:: How did you get into winemaking?
Q :: Did you have any formal training?
A :: In art history.
Q :: But no degree in wine-making?
so far as I know, no such academic degree is offered, by any institution,
anywhere in the world. If this seems as incomprehensible as the fact
that there's no word for "wine-maker" in French, so it is;
but it's also equally true.
Q :: So, no enology degree from UC Davis?
No; pretty clearly not. Despite my genuine respect for the tools
enological training has given the wine-maker, they are just that: tools,
not the craft itself. And even if UC Davis - or anyone else - actually
did teach wine-making, which obviously I wish they did, I don't know
if I could learn it that way myself.
Q :: But you're not saying that science isn't useful in wine-making, are you?
:: I'm not saying anything of the sort! I'm saying
that no matter what the intensity of my love for my microscope or for
malolactic chromatography, science simply is not the essence of the
process, and to believe that it is, is a fatal error. When science is
useful, it can be acquired, used as a tool should be used, and kept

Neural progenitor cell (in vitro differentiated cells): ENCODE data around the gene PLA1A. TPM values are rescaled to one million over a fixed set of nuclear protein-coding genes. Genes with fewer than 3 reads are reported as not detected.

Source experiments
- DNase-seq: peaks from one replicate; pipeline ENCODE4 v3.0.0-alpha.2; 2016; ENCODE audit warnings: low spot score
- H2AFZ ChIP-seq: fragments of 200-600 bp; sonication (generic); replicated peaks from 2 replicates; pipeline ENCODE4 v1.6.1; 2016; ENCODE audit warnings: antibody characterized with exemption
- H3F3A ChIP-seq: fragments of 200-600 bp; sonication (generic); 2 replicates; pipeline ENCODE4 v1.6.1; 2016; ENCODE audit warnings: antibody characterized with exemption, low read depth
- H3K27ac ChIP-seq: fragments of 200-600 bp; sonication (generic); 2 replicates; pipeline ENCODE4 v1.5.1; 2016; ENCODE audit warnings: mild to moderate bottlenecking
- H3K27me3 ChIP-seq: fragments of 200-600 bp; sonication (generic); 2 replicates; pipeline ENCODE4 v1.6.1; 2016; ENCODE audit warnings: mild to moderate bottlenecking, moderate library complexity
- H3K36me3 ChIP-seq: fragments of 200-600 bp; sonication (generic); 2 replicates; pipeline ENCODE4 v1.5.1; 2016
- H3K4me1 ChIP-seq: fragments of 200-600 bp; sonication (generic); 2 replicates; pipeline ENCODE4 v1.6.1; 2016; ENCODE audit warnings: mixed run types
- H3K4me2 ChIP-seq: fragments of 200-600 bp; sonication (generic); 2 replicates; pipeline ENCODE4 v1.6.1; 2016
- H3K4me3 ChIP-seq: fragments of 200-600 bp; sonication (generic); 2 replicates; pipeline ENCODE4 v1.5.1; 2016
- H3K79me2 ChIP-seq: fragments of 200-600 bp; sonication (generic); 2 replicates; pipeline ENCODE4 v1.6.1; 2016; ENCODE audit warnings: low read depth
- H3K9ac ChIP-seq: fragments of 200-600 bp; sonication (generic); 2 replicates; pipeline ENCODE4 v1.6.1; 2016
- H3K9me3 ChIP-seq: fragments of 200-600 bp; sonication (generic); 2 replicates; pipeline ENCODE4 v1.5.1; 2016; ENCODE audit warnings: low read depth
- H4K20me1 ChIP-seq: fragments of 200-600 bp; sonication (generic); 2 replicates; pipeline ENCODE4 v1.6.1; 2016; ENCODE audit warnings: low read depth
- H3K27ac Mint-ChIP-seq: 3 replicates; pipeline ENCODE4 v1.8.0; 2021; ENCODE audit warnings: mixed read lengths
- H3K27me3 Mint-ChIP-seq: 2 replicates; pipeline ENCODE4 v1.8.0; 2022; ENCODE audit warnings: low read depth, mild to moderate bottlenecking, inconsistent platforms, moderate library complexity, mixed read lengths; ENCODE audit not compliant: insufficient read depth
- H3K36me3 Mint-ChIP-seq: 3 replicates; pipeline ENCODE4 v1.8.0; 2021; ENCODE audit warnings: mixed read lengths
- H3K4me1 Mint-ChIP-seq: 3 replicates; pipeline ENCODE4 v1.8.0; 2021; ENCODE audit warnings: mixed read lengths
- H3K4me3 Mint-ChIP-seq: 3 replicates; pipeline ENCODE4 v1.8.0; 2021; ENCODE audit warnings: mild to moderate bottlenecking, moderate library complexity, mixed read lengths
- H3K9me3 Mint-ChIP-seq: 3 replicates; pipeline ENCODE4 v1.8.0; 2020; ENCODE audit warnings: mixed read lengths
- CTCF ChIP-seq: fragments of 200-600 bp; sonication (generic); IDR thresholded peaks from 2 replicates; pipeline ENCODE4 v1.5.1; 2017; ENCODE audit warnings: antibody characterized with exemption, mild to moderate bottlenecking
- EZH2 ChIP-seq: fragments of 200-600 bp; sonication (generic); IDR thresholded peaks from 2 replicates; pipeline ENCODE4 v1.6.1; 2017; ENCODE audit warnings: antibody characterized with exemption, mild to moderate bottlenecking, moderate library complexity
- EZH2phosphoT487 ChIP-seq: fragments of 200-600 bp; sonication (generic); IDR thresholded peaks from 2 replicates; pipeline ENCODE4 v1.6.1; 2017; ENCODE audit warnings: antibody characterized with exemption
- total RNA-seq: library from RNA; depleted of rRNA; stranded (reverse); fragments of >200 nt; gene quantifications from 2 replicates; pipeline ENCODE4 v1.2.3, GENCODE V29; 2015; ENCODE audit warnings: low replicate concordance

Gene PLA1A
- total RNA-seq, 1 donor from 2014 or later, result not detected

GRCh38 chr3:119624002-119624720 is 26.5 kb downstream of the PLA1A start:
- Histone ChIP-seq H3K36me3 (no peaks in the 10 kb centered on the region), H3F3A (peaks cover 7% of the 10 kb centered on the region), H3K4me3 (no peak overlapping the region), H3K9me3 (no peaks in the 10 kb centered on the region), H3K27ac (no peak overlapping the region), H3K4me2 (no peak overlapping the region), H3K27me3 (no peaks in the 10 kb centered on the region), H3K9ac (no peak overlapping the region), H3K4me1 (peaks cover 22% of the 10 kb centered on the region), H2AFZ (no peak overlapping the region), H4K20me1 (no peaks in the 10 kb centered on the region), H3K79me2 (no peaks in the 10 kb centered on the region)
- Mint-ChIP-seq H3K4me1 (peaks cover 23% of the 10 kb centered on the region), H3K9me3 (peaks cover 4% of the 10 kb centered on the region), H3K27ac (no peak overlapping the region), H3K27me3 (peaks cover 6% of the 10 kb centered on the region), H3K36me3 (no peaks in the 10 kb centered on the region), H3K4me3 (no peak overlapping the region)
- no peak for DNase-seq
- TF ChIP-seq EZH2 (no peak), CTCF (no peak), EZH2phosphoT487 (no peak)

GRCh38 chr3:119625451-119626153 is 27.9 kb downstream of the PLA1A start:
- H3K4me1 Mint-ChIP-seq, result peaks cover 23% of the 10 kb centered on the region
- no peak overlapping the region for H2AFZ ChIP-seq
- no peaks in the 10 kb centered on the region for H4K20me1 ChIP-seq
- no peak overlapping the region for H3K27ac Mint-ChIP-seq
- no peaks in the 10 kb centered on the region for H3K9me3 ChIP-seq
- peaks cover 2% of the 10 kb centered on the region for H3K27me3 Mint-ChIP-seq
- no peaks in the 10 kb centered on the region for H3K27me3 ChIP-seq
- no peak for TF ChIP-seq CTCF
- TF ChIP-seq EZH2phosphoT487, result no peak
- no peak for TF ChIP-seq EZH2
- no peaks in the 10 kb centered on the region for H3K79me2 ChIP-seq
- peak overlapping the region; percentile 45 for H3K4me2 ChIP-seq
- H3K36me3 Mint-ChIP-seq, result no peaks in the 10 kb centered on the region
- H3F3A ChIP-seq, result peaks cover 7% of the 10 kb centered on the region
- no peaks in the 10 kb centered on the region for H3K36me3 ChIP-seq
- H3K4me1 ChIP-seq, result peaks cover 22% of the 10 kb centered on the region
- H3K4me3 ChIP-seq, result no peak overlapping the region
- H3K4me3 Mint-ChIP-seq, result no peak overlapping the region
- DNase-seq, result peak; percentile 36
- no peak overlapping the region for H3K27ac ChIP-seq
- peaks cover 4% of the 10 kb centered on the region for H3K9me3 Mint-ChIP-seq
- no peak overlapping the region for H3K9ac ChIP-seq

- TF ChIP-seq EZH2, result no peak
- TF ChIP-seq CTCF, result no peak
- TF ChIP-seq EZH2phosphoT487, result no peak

in its proper place.
:: Is that why there are so many mediocre wines, and
so many wines that taste alike?
Q :: How would you describe the market for your own wines?
once asked me why they should buy my wines, when there are so many others
out there; I replied that there are many people out there, too, but
only a few are friends. They aren't interchangeable, and I like the
thought that my wines would be prized in the same way - for offering
pleasures uniquely their own. Of course this means my wines will have
an equally individual audience, for that very same reason; after all,
while they may be my friends, they won't be everybody's.
Q :: But, do you think that's a good approach to wine in general?
:: Absolutely, unequivocally, yes, I do. I think the experience
of a new wine should be approached as openly as the experience of a
new person, and I'm very strongly arguing for openness in both cases.